This might explain why, when I saw the animated Disney movie Up, and the little boy Russel gets his badge at the end, and there’s someone there to stand up for him, I cried so hard I leaked mucus all over my duvet. So please be patient with me for posting this pic of my kids, embarrassed practically out of their heads, when I insisted on snapping them and their certificates after a prize-giving a few years ago. Aw.
Anyway, I missed my daughter’s prize-giving this year, for the first time, and I just want to put on the record that it is the only time I have EVER missed a school function of either of my children, and I only missed it because I literally couldn’t be there. Really, of all the things I missed, I missed that the most.
At least it came with a cash prize, and she went out immediately and spent it lavishly on really silly fashion.
I am SO proud of her!
Posted by Tracey at Sunday, December 20, 2009
Here’s Sez the Wobbly Dog (being happily laid on by Masters in Energy Transference); T and Johann (the Masters); Maxi (his glinting eye in this pic giving the lie to his unending patience); and Balu the devil dog (my little bear), as always almost too dark to see.
Happy, on the single divan on the verandah.
Posted by Tracey at Sunday, December 20, 2009
Wednesday, 9 December 2009
Between nursing a recalcitrant patient, studying for matric and running a relatively large household, my daughter had little time for fun. But she did take a night off to go to a Hallowe’en party. Here she is with her boyfriend, ready to hit the town.
Interestingly enough, she came home in a different T-shirt, which makes me think the party was a usual crazy valley one. And a couple of days later I received this pic via email, of our friend Tequila Steve wearing hers. Hmm...
Posted by Tracey at Wednesday, December 09, 2009
A discectomy is where a surgeon removes parts of a damaged vertebral disc or, as in my case, the entire thing. I was a little disappointed at how small the incision was and how neatly it had been stitched and taped up. I kind of felt I deserved something longer, and with punctuated staple marks down either side of a raw red welt. (Well, c’mon: value for money? The damn thing cost me practically my entire life savings.)
My daughter, who had over the preceding weeks coped with all sorts of things a teenager shouldn’t have to, lost her bottle when it came to removing the holding stitches. Johann (of course) did it. And some days later, when I asked her to check the wound to make sure it was clean and healing properly (it’s down low on my back, not easily visible even with the help of a mirror), she literally squealed. ‘I’m not doing this any more!’ she said. So Johann did it.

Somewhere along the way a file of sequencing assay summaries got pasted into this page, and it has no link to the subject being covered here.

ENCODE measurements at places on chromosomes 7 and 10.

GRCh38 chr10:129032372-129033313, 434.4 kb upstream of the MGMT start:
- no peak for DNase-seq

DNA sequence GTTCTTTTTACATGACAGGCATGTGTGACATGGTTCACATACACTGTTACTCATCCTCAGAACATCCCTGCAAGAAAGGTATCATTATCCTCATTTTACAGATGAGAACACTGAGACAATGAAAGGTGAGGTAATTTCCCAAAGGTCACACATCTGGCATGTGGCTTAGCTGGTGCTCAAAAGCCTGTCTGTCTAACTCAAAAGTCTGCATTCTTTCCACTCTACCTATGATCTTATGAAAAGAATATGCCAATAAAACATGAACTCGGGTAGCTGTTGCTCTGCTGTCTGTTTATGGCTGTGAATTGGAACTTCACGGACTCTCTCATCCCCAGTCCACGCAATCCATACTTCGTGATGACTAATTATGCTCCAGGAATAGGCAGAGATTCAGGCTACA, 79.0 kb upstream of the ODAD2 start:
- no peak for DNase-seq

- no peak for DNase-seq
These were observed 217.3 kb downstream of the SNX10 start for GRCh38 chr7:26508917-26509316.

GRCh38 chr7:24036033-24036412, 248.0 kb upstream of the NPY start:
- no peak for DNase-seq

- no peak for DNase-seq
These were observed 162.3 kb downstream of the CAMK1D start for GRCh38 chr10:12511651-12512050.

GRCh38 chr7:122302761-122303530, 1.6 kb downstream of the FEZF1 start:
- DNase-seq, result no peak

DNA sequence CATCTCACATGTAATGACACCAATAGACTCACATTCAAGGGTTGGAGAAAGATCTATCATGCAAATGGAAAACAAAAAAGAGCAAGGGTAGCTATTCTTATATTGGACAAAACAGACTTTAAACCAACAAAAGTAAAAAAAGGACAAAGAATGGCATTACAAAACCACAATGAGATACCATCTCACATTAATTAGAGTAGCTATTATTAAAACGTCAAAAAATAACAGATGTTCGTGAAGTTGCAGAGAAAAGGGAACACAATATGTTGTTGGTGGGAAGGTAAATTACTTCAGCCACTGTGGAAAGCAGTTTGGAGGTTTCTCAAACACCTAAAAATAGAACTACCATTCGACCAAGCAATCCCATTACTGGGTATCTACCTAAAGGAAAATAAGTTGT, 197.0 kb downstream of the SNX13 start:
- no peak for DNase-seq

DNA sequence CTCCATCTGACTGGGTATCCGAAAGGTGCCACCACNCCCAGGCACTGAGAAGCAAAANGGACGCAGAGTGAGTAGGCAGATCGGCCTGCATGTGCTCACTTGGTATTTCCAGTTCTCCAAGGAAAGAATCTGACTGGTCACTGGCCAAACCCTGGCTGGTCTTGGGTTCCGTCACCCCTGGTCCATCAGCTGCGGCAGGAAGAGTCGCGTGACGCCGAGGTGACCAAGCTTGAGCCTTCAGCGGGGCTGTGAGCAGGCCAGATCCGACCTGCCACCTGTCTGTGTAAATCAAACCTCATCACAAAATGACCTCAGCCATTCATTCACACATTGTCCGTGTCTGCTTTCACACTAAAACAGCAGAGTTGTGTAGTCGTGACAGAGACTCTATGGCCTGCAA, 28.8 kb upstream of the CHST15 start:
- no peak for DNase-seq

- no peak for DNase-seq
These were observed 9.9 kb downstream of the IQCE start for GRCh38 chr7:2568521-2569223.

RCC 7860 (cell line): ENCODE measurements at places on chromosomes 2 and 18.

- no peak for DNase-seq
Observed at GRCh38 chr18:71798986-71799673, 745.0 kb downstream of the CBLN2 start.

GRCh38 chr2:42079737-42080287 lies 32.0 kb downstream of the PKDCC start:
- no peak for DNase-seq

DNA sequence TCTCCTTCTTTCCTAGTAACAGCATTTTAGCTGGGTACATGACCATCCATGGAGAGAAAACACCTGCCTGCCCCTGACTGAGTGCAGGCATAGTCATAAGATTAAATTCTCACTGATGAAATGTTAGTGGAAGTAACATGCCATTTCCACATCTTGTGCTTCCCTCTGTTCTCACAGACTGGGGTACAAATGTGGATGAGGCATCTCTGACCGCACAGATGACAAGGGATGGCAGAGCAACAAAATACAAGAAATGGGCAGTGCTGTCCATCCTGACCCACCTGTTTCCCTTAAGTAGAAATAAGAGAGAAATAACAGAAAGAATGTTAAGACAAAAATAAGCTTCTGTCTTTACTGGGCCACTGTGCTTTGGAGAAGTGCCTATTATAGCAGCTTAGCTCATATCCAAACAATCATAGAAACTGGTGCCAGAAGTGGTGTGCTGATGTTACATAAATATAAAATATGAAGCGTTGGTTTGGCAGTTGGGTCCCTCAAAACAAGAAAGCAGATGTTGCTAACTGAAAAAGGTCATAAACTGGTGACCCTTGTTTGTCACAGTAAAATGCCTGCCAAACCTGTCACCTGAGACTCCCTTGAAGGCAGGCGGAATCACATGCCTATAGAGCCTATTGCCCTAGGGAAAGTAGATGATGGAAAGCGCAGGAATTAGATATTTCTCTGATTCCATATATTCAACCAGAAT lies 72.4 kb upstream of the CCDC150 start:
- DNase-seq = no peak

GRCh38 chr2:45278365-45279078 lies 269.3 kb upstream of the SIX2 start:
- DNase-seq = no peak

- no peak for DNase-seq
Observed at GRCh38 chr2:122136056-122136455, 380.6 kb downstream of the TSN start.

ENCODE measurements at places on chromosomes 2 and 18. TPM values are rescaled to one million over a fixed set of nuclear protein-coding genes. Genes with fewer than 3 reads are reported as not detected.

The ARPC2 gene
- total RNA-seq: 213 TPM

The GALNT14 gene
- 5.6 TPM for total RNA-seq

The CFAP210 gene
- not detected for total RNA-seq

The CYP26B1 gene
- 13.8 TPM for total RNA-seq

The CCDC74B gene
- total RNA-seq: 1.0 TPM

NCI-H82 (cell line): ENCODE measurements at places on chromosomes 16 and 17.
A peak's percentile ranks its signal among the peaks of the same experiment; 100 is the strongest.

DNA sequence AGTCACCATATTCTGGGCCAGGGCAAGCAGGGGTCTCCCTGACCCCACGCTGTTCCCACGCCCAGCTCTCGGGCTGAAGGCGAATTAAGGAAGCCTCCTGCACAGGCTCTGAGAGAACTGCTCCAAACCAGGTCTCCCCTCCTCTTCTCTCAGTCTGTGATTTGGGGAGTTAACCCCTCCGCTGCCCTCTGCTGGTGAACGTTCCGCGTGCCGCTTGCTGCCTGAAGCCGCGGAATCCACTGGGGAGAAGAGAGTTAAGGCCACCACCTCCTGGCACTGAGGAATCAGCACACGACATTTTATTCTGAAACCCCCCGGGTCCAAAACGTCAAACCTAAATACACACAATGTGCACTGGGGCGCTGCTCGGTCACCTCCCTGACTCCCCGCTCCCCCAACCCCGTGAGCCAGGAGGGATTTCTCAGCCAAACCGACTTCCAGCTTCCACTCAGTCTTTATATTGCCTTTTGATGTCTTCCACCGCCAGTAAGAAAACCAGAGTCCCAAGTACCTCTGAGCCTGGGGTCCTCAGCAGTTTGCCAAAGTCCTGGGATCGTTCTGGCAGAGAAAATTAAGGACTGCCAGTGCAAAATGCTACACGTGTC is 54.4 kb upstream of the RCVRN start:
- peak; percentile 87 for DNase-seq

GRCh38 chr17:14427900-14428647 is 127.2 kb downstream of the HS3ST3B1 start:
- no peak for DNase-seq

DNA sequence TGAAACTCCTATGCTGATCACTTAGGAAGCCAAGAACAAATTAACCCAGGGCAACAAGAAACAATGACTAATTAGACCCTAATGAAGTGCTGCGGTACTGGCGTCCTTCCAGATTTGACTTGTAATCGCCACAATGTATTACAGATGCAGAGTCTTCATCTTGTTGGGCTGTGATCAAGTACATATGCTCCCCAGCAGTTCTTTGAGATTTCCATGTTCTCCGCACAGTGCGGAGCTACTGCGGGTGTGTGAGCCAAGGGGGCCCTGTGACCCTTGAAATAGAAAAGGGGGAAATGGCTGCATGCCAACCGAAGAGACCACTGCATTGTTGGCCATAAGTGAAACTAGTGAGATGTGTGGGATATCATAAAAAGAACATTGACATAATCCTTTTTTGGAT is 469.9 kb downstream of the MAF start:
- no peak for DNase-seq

There were many mad cow jokes about these pyjamas, not least by the donors of them, Ronaldo and his preternaturally beautiful woman, M. I can’t remember this photo being taken thanks to the miraculous powers of morphine. (In the pic I am lying in the hospital reception, waiting for Ronaldo to tell the receptionist that I promised faithfully to pay the bill before whisking me back home.)
Mercifully, I remember very little before it was taken either, when I was seized by a powerful back spasm as my damaged spinal disc ruptured and flung to the floor, bereft of breath but generously gifted in the hysterical tears department, necessitating a rude interruption of Johann’s spiritual health for a speedy and tense drive to the hospital. There, excessively costly medical personnel did all manner of interesting things to me involving X-rays, MRIs, scalpels and anaesthetics, after which (again, thanks to morphine) two of the only things I remember were being able to pee for the first time in countless weeks without screaming in agony and vomiting copiously into my father’s lap. (Sorry, Dad.)
A measure of the lengths my friends and family went to to help me through this awful time was the spine specialist telling me that surgery was necessary immediately, and not least because ‘it is clear your husband is at the very end of his tether’. Morphined to the eyebrows (and I can’t tell you how much I love morphine, really), I said in dreamy tones, ‘My husband? But I don’t have a husband.’ The spine specialist said, ‘Well, the man who checked you in was in a state of near collapse. He simply can’t take it any more.’ Johann.
Before hospital I was bedridden for almost six weeks. Johann came every single day. He lay in bed with me while I moaned and groaned and occasionally cried frantic tears of frustration and pain (and also fetched and carried kids, brought supplies, made meals, etc etc etc). T (Maxi’s Mom) was in constant contact and cared for me, my dogs and my children in equal measure. And my daughter Bella, who at the time was studying for her matric exams, took over the day-to-day running of the household, and when I threw tantrums (and I did, I am sorry to say), had the amazing (and very un-teenage) compunction to not only not take offence, but ignore my pathetic behaviour and just keep on keeping on.
Simply astonishing human beings.
Posted by Tracey at Wednesday, December 09, 2009
Tuesday, 8 December 2009
On Sunday 18 October, the day before my 45th birthday, my sister and her husband travelled out to the little village where I live and cooked a fabulous meal for me and company. My friends T (Maxi’s Mom) and Johann, who by then had been on near-24-hour call for me for more than a month (going well above and beyond the normal call of duty) joined them, me, my gorgeous children and another friend, L, plus my Dad, around a lunch table that I couldn’t sit at, but which I lay very happily beside.
This photograph was taken late that evening (from left going clockwise, T, me, my daughter and son, L and Johann). These are my friends and children on my bed with me, which is where, perforce, time had to be spent in my company. The hairstyles are entirely T’s fault.